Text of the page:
Spiritual care a part of recovery at Catholic hospitals
Davenport, Iowa, Mar 21, 2009 - Late last year, Larry Dingman was suffering from a painful spinal infection that put him in “sheer misery.” Two operations later, the patient at Mercy Iowa City says he’s doing better — but not just thanks to the hospital’s doctors and nurses.
“The chaplains have been fantastic,” says the Catholic truck driver from Iowa City. “The best thing is that they’d talk with me and say, ‘You’re in my prayers,’ which may not sound like a lot, but it meant a lot to me… I think that’s part of the healing process.”
In the Davenport Diocese, the three Catholic hospitals — as do other hospitals — acknowledge spirituality’s potential by providing Masses and ecumenical services, in-house and home chaplains, and other offerings. The efforts not only comply with the U.S. bishops’ directive that Catholic health care institutions treat “the whole person,” but reflect research that has linked spiritual well-being to better immune function and quicker recovery.
With faith’s role in mind, Mercy Iowa City has for about 40 years done a spiritual assessment of inpatients, says Mark McDermott. He is director of pastoral care for the hospital and one of its four full-time chaplains, all lay Catholics. (Area priests and sisters also visit the hospital, which has 9,500 inpatients annually.)
The assessment asks about emotional and spiritual issues patients are facing, the patients’ levels of faith, courage and other “inner resources,” and external supports such as a church community. Chaplains use that assessment to meet patients’ spiritual needs — perhaps by reading Scripture and praying with those who say they have no faith community nearby, McDermott says, or providing counseling.
“This stems from our mission that believes healing involves body, mind and spirit, all intimately connected,” he says. “We heal in the spirit of Jesus Christ, who healed the whole person — not just the physical ailment.”
Similarly, Mercy Medical Center in Clinton asks patients if they’d like to see a chaplain, and may document a review of patients’ church community, relationship with God, external support and coping skills. But chaplains automatically respond to code calls, deaths, traumas and high-risk transfers to provide spiritual support, says Judy Wallace, director of social services.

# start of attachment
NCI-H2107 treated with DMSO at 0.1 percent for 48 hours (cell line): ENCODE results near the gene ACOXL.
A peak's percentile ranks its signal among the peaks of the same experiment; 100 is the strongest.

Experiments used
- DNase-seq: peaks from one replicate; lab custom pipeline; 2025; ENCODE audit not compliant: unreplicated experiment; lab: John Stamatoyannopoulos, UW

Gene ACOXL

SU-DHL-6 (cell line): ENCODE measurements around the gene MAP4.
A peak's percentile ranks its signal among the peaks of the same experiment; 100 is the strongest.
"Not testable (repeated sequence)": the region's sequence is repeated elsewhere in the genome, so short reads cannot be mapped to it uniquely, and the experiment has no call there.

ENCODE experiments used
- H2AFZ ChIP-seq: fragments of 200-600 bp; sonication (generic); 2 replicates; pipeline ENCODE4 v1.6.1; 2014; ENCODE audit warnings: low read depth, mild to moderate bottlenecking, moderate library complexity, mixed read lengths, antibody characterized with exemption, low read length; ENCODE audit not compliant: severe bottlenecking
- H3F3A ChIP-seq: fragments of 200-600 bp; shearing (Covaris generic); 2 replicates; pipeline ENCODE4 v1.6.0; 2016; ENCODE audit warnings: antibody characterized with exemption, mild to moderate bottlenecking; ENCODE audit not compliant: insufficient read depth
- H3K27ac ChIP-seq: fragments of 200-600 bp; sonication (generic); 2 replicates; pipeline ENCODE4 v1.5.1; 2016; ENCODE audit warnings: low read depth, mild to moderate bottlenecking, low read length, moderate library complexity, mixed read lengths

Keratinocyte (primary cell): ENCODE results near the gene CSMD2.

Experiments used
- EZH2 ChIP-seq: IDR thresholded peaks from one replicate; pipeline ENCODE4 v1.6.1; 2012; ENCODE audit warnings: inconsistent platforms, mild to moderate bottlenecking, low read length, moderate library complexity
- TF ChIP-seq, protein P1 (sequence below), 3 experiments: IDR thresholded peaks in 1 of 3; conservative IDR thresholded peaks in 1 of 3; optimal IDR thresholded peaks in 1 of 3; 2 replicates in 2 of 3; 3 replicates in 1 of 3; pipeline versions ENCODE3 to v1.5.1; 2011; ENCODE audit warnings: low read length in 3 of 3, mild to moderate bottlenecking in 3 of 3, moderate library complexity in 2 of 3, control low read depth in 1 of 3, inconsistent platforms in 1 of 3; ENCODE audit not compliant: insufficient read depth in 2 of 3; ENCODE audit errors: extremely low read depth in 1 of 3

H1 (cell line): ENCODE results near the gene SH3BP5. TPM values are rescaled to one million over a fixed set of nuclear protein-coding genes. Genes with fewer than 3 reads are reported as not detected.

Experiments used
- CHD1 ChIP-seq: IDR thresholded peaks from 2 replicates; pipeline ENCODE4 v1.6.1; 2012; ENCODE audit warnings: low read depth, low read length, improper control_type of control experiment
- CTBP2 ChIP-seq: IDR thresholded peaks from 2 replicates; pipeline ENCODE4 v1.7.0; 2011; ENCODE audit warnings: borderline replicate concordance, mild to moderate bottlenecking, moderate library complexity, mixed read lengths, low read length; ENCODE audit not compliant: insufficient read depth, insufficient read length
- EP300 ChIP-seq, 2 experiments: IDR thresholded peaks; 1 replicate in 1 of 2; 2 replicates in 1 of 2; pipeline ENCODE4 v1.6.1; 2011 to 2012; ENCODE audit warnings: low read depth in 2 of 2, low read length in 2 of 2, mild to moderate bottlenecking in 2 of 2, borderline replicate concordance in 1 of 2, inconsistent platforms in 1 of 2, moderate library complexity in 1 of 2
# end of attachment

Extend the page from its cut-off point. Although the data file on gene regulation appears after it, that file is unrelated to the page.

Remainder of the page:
McDermott says he often senses emotional vulnerability in patients, who in the hospital are often more dependent than usual. “I’ll ask, would you like a prayer, and then all of a sudden the tears come,” he says.
Dingman, who was told by a doctor he “just about bought the farm,” can relate. “The experience has taught me a considerable amount about humility,” he says.
During such challenges, “there’s a need to be understood,” says McDermott. Patients need someone willing to listen and empathize, and “sometimes pastoral care is simply being that listening presence.”
“I get fulfillment out of helping someone feel understood,” he says.
Besides ministering to patients and hospital staffers, he and other Mercy Iowa City chaplains offer morning and evening prayer, daily worship service, a bereavement support group, Mass three days a week and ecumenical services four days a week. In Clinton, chaplains are available 24/7 at Mercy Medical Center, and Mass or services of the Word are offered five days a week.
Similarly, at Mercy Medical Center in Centerville, a hospital that has about 1,300 inpatients annually, Mass is celebrated monthly and an ecumenical service takes place in a nursing-home unit weekly, says Ann Young. She is vice president of community and staff relations.
Father Dennis Schaab, C.PP.S., pastor of Centerville’s St. Mary Catholic Church, is among area clergy who take turns ministering to patients each day.
LaVina Stepnoski says she appreciated his visits when a recent hospital stay kept her from attending daily Mass at St. Mary’s as usual.
“It was very important for me to have Communion,” she says. Fr. Schaab “helped me with everything I needed,” hearing her confession and praying with her.
Fr. Schaab says that even for people who’ve lapsed in their faith, religion can play a role in times of illness.
“I think in the hospital there’s a special openness on the part of people who haven’t been going to church,” he says. “It’s a time for them to be contacted, affirmed in their faith and welcomed back into their church community. That happens quite a bit.”
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